If you’ve decided to make flower booties with the Multi Petals in two layers, you’ve probably chosen the fiddliest of the bunch! When you have finished that first layer, you have to pick up stitches for the second layer. You can see, on this Star Magnolia bootie, that I’m inserting the needle up and through the next MC (green) stitch from the last round of the instep section, directly below the first layer of petals:

Definitely use lockable stitch markers again to wrangle your stitches, if you found that this trick worked for you on the first layer!

Seven plastic locking stitch markers hold pairs of stitches for petals on a knitted baby bootie made to look like a flower.

All the petal types use the same edging format (the sl1 pwise wyif, yb …… k1 tbl). This creates a nice line of elongated chain-like stitches along each side of the petal. When you “puk” (pick up and knit) and CO down the side of each petal, you’re picking up into these elongated stitches and creating a matching edge over the top of those. Here’s what it looks like when I have one stitch left on the needle at the top of a petal and I’m about to pick up the first stitch along the side:

I hope these tips and tricks help you make your Flower Shop Booties! Aren’t you glad you persisted?

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Just “trust the pattern”

How many times have you had someone tell you to just “trust the pattern” about a particularly tricky or counter-intuitive section of a pattern you’re making? I know I’ve struggled with quite a few patterns that other people have breezed through (I’m looking at you Hitofude, for one) because I just couldn’t visualize what was supposed to (magically?) be happening.

Several of my patterns have directions for knitting the cuff with the bootie turned inside out. This is typically because they have an outside cuff which folds over an inner, ribbed cuff, and it’s easier to knit the cuff inside out, than purl it right way out. (Unless of course, you’re someone who prefers purling to knitting!)

When you’re doing this working in the round, the first step after turning the bootie inside out can be a bit confusing – especially the first time you do it! Here’s what it looks like when I do it:

I’ve just finished the last round of the instep and my yarn is at the back needle. Ordinarily, I’d start knitting into that front needle with the yarn from the back.

The bootie is now inside out so the yarn is hanging from the front needle instead.

Now I’ll knit into those stitches on the front needle. Because the yarn is at the front, and not being carried around from the back, there will be a slight gap at the beginning of this round. It will be hidden later by the outside cuff.

I hope this helps anyone who’s stuck on this bit of any of my patterns!

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Bootie Instep Tricks!

On most of my recent patterns, the booties are started like a toe-up sock and knitted in the round. I knit them using the magic loop method. When you get to the instep, you’re knitting most of it flat, and it can be very awkward to do with the way the stitches are normally divided (half and half from the back & front center) in magic loop. Here’s what I do:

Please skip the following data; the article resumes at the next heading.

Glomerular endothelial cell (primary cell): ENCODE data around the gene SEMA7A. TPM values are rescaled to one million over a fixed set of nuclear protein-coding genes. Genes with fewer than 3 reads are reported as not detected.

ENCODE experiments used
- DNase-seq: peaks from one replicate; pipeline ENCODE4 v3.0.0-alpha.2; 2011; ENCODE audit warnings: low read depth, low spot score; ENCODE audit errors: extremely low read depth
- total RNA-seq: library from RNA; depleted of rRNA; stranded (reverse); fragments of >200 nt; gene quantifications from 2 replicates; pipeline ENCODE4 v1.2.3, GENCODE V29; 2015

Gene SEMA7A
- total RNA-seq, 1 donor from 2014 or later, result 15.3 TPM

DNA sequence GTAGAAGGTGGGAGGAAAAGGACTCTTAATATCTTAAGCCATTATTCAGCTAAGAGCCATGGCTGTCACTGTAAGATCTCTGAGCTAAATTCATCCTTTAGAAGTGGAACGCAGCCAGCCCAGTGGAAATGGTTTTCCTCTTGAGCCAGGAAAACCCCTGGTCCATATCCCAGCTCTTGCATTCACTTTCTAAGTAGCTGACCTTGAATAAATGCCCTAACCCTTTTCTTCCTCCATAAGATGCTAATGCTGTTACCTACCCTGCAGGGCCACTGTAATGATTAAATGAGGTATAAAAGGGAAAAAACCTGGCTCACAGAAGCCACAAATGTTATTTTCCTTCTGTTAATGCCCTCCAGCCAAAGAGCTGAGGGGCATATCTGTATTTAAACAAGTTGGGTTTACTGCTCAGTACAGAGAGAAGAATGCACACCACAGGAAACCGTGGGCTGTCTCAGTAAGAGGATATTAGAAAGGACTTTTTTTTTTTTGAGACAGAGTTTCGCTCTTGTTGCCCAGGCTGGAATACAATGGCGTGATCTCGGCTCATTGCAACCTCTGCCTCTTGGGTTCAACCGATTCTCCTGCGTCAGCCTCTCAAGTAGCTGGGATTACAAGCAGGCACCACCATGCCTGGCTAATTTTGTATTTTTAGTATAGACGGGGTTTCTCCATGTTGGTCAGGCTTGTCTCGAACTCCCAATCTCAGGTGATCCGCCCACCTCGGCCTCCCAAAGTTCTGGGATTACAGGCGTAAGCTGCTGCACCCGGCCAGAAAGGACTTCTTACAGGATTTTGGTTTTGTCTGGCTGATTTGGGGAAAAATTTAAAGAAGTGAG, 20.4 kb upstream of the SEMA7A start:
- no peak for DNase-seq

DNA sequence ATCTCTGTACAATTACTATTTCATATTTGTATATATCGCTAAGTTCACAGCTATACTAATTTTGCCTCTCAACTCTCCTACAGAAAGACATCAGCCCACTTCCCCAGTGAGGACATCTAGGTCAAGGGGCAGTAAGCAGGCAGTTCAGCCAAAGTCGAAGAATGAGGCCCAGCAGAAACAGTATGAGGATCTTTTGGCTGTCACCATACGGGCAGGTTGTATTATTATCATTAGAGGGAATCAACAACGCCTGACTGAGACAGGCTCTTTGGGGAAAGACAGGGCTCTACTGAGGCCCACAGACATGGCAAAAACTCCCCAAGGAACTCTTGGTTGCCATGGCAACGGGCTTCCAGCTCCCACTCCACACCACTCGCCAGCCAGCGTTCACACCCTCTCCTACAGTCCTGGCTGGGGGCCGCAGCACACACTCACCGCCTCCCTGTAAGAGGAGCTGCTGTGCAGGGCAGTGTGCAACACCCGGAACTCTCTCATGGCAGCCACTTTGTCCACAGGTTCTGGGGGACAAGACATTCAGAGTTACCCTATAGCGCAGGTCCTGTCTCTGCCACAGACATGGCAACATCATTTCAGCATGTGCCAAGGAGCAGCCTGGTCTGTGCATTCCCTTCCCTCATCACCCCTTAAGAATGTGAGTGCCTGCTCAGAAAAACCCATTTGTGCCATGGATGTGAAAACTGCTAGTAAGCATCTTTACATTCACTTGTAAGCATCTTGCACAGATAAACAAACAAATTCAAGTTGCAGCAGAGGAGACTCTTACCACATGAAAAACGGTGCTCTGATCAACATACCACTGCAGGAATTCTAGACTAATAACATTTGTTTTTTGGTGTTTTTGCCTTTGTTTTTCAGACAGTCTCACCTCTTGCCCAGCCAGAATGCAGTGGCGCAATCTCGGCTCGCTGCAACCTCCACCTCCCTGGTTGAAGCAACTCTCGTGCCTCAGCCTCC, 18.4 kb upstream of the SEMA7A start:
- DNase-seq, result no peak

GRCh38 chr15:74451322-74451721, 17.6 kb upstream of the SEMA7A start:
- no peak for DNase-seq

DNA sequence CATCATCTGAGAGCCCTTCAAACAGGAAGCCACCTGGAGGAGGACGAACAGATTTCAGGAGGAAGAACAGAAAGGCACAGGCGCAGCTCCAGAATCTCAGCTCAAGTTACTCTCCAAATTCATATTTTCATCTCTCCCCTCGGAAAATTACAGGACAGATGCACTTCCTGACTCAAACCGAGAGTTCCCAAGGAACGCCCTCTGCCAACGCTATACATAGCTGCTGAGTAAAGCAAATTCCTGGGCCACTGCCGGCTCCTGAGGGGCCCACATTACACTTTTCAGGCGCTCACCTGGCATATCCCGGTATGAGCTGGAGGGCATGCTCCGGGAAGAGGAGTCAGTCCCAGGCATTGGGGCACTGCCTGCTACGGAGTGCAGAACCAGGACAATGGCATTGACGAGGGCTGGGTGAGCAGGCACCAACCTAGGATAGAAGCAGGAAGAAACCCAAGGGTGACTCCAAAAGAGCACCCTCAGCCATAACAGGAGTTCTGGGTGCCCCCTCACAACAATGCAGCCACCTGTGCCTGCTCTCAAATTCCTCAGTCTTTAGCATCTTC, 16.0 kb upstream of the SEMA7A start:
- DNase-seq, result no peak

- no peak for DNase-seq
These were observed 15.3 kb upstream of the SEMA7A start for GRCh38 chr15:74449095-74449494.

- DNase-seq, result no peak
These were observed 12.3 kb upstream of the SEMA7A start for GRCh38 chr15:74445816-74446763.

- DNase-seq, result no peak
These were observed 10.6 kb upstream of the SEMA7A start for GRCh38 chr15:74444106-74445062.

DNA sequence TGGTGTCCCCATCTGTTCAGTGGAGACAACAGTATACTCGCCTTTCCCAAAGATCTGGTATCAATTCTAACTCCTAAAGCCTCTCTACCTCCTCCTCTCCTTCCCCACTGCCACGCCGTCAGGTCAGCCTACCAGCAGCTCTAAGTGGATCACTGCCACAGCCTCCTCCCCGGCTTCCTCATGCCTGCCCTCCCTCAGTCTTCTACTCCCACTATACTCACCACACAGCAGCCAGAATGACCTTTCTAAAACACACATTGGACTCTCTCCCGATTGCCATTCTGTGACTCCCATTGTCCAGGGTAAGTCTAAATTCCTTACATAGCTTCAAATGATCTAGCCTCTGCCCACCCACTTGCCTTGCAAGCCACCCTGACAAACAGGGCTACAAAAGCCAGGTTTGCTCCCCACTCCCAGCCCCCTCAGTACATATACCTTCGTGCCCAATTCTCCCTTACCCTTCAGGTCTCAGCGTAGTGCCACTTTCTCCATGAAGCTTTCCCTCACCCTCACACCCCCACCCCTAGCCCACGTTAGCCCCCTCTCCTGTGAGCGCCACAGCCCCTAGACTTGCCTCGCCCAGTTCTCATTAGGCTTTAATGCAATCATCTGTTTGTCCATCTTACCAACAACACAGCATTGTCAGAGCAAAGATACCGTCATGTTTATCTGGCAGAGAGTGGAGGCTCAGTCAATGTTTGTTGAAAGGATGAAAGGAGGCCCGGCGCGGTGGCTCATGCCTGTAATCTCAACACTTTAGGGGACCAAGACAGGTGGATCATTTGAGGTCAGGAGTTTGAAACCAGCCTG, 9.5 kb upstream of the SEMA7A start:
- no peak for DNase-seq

• Work in magic loop up to the instep section, as you normally would.
  • Check ahead in the pattern to the last or second last round of the instep section (this will be the one that starts with “working in the round again“) and note the first direction – it will be to knit X amount of stitches before doing a k2tog.
  • *Before* you start the first row of the instep, slide a stitch marker onto the right-hand (working) needle tip (or leave your beginning-of-round/end-of-round marker in place, if you’re using one):

  • Knit the number of stitches from the last row/rnd of the instep section that you noted in the second step:

  • Pull first the right-hand needle tip, then the left-hand needle tip, out – all your stitches are on the cable with your marker at center back:

  • Count off the same number of stitches to the left of the stitch marker and pull out a section of cable – you’ve effectively re-divided your stitches with the instep stitches on one section of cable and the remainder (the back of the sole & foot) on the other section:

  • Continue with that first row of the instep and work the instep rows back and forth on these stitches up until the 3rd last row of the instep section; you’ll have 1 stitch left either side of your 8 or 10 center (usually) instep stitches on one section of cable:

  • Start working that 3rd last row, but stop halfway through the instep stitches and, once again, pull first the right-hand needle tip, then the left-hand needle tip, out – all your stitches are on the cable with your marker at center back:

  • Pull the cable out at the center back, where your marker is – you’ve re-divided your stitches back to the original half & half division:

  • Finish working your bootie.

I hope this helps with one of the fiddlier bits of making my booties! Let me know if you’d like to see more photo tutorials?